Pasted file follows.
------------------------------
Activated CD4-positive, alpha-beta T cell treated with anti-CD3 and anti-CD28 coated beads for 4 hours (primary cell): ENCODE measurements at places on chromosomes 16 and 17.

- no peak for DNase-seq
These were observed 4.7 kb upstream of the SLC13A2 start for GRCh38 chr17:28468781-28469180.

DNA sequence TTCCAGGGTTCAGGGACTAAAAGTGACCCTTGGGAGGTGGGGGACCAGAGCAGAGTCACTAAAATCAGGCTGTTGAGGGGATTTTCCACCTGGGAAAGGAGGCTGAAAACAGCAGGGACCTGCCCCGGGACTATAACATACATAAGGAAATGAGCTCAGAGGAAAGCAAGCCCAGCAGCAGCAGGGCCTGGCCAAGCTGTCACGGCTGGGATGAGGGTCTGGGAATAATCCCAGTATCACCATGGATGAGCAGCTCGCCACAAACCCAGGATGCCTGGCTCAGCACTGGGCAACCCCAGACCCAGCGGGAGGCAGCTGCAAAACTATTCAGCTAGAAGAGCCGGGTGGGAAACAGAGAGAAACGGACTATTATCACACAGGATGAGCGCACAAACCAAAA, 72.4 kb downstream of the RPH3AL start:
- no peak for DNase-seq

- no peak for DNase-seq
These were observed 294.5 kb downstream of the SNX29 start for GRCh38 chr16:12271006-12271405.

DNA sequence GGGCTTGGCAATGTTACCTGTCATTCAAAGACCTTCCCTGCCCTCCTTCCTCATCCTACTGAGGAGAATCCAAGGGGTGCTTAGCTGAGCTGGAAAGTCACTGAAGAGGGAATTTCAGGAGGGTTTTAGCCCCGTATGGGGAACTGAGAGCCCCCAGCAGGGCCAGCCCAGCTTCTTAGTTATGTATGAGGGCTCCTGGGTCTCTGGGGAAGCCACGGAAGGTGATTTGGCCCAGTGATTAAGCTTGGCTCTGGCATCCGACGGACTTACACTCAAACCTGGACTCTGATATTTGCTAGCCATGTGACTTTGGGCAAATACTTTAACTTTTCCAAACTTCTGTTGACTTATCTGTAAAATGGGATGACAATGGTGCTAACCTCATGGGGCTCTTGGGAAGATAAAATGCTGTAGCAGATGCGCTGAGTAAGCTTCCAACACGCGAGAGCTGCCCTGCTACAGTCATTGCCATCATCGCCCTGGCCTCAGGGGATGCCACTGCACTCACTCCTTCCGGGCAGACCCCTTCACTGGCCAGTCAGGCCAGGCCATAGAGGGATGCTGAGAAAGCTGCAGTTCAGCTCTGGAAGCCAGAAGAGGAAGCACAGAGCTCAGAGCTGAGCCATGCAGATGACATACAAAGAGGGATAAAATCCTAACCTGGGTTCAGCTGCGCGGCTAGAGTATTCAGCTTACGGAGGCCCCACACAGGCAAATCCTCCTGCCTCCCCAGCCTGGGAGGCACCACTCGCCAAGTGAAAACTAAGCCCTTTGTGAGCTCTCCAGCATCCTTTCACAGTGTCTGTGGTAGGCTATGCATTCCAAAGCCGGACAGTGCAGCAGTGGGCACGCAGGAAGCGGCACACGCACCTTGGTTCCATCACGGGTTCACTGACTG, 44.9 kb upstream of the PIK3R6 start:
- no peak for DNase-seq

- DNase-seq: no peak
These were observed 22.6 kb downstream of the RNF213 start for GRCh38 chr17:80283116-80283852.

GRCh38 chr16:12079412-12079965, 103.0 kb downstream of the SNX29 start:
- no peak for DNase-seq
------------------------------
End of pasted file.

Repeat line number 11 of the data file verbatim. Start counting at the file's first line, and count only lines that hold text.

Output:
These were observed 22.6 kb downstream of the RNF213 start for GRCh38 chr17:80283116-80283852.